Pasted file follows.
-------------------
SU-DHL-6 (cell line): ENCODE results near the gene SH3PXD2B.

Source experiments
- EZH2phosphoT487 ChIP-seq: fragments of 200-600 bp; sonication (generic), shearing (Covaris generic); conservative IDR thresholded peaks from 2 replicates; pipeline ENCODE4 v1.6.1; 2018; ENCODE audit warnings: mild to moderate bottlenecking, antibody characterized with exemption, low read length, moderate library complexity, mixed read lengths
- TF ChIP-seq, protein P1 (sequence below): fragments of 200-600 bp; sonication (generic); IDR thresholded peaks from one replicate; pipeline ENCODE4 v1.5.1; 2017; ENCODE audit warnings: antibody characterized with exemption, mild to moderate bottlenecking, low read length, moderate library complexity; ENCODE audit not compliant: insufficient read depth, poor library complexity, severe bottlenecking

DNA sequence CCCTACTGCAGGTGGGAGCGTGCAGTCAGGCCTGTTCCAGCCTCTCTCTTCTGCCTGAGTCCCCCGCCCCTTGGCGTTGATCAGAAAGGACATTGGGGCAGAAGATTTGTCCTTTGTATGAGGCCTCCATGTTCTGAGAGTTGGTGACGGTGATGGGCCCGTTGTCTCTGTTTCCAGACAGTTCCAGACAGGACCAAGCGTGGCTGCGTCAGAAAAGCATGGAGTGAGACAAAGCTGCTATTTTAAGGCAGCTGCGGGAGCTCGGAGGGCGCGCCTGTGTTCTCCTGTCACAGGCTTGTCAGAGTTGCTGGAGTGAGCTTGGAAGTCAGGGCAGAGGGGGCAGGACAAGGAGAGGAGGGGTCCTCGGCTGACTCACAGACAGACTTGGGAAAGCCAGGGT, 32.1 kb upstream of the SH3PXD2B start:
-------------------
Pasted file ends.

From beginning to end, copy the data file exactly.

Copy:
SU-DHL-6 (cell line): ENCODE results near the gene SH3PXD2B.

Source experiments
- EZH2phosphoT487 ChIP-seq: fragments of 200-600 bp; sonication (generic), shearing (Covaris generic); conservative IDR thresholded peaks from 2 replicates; pipeline ENCODE4 v1.6.1; 2018; ENCODE audit warnings: mild to moderate bottlenecking, antibody characterized with exemption, low read length, moderate library complexity, mixed read lengths
- TF ChIP-seq, protein P1 (sequence below): fragments of 200-600 bp; sonication (generic); IDR thresholded peaks from one replicate; pipeline ENCODE4 v1.5.1; 2017; ENCODE audit warnings: antibody characterized with exemption, mild to moderate bottlenecking, low read length, moderate library complexity; ENCODE audit not compliant: insufficient read depth, poor library complexity, severe bottlenecking

DNA sequence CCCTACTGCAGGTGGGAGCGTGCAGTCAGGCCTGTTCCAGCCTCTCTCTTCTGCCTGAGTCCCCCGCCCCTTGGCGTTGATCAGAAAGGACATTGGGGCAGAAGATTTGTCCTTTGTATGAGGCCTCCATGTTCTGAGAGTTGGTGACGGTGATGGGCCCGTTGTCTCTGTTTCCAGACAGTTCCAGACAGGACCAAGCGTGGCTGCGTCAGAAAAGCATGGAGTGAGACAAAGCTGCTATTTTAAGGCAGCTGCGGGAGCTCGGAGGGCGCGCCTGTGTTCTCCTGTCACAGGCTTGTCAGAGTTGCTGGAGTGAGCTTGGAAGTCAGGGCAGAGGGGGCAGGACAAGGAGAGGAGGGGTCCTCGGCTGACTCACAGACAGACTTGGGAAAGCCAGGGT, 32.1 kb upstream of the SH3PXD2B start: